And Yale’s world is spinning faster than ever, according to the New York Times:
Yale University is rebuilding itself — drawing on its huge, rapidly growing endowment and on multimillion-dollar gifts, mainly from alumni — to renovate 54 buildings and construct 16 new ones. Not since the 1930s has Yale undertaken so ambitious an expansion.
A lot of us complain that Middletown lacks things to do, and places to go. Well, with a few more billions in the bank, maybe Wesleyan could afford to copy Yale, and buy a chunk of downtown wholesale:
Propelled by the construction, Yale has become a big owner of commercial real estate in the surrounding downtown, engaging in a form of urban renewal not unlike what Mayor DeStefano [of New Haven] wants for Route 34. But while the mayor has to extract state and federal subsidies, Yale goes forward with its own money.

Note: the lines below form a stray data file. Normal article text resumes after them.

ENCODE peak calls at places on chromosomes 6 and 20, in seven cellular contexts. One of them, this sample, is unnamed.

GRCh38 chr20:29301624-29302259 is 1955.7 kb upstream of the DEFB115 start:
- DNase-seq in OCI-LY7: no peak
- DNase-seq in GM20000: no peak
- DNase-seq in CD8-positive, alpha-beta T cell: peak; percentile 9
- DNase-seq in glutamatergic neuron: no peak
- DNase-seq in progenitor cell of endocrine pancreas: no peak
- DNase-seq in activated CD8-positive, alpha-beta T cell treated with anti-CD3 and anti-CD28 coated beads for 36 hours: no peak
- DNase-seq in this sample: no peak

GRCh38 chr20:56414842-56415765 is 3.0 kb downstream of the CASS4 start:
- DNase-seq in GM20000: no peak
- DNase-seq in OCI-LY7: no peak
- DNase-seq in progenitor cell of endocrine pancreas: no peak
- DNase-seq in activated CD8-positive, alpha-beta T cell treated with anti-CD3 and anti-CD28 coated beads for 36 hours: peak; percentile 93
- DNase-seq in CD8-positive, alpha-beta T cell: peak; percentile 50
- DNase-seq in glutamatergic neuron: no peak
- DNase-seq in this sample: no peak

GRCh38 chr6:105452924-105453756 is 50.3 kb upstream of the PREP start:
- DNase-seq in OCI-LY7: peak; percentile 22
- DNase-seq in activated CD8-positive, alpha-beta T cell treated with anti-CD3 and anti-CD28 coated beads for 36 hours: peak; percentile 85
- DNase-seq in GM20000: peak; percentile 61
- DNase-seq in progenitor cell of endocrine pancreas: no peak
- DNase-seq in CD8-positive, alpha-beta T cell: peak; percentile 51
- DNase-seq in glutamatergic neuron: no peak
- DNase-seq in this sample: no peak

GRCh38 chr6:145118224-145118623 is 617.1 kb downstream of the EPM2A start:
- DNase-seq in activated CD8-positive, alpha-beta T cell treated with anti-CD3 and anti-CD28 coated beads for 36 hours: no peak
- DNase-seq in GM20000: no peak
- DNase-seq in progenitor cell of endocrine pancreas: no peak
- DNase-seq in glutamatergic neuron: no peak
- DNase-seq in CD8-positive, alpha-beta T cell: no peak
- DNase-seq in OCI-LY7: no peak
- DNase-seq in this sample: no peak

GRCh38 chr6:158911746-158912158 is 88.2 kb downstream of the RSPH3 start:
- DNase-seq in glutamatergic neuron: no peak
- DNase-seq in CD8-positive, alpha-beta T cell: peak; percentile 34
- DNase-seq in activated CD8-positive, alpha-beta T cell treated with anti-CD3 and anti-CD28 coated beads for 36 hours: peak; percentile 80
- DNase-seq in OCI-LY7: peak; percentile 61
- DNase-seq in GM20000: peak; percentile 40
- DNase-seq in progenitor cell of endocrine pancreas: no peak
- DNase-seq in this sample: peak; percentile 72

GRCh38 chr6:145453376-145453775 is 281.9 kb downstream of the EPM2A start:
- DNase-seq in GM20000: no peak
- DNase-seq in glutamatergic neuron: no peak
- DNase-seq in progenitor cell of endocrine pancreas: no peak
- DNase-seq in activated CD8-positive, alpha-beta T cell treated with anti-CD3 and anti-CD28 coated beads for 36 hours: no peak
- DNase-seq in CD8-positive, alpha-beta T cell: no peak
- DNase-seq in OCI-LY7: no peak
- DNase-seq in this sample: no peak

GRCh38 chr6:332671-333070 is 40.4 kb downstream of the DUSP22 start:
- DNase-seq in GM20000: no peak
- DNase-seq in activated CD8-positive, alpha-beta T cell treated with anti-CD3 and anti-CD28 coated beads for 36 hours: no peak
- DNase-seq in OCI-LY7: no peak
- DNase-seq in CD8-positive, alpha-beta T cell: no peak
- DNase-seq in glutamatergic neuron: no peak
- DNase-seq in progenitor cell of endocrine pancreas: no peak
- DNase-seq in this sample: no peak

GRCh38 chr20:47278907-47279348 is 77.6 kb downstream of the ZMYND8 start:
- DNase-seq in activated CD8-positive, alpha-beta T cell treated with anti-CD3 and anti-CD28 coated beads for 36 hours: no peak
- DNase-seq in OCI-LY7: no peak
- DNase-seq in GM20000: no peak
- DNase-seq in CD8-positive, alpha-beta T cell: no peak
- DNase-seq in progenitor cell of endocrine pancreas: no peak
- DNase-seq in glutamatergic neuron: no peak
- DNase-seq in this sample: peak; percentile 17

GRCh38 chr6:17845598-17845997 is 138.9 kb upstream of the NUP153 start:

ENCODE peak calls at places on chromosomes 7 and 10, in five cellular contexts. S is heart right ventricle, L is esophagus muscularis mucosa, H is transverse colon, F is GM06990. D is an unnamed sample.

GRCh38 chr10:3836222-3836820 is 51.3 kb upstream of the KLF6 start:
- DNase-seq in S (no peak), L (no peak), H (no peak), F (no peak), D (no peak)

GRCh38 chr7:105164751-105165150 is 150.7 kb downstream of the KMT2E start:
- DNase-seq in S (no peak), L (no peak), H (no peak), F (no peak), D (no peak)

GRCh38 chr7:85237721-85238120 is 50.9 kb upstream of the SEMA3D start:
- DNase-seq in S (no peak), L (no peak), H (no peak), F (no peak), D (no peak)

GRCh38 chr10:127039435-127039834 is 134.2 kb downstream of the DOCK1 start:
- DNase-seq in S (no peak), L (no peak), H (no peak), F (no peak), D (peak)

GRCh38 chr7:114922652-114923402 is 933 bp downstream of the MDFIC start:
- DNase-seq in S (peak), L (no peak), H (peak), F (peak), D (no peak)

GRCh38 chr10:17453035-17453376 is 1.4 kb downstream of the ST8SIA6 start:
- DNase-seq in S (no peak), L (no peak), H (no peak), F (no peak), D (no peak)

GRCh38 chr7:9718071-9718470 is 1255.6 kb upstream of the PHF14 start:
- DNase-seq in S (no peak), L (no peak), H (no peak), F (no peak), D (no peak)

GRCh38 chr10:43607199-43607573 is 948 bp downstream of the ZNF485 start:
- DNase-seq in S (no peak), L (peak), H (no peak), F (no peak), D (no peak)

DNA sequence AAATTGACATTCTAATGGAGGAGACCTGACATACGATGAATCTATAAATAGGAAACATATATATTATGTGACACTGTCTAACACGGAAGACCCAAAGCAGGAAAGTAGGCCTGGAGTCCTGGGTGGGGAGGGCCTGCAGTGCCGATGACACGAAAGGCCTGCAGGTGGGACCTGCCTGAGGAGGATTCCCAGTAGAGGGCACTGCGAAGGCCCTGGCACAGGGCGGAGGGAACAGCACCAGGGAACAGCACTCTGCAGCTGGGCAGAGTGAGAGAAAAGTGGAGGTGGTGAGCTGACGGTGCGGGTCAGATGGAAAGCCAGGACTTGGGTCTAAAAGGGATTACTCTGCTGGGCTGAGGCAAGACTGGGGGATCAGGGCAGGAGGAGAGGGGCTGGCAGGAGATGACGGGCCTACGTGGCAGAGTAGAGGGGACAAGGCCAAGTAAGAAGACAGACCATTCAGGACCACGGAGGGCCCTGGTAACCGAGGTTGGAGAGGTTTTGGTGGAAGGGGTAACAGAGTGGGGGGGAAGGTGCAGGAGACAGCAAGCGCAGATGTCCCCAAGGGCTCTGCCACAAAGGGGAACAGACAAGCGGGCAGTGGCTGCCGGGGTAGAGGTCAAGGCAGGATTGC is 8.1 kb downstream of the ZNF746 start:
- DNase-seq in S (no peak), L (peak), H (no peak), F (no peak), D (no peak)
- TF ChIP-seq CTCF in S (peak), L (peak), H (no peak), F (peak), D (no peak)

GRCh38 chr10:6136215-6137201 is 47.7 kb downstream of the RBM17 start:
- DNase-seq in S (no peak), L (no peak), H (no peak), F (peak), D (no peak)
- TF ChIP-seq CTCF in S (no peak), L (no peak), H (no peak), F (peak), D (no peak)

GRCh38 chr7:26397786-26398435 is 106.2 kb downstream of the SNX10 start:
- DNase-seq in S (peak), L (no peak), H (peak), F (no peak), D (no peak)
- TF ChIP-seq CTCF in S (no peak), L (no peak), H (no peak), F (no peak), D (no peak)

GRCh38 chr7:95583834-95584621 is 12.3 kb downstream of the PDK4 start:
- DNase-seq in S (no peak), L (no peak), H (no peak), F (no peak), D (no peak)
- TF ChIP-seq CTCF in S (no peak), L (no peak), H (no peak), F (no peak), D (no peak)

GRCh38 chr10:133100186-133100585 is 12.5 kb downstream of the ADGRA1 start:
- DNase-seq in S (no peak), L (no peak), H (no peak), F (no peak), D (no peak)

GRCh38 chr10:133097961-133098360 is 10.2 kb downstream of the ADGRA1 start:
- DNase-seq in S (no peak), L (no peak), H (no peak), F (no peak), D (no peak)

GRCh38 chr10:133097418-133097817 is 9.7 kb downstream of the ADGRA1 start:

Biotech start-ups, restaurants and stores now occupy Yale-owned buildings. Wanting its new campus in upscale surroundings, the university even employs two people full time to recruit boutique retailers in New York and Boston as tenants on spruced-up streets.
What can we take from this article, you ask?
- Yale is filthy rich.
- By the time we get our swanky new science center built, they’ll have probably finished constructing their 16 new buildings.
- Here’s to Roth’s plan to double our endowment during his presidency! It’s an ambitious goal, but one which will hopefully allow us to bring in more low-income students, hire more professors, and build new facilities.
- Michael Roth looks totally badass here:
EDIT: Replaced SuperRoth with a better version.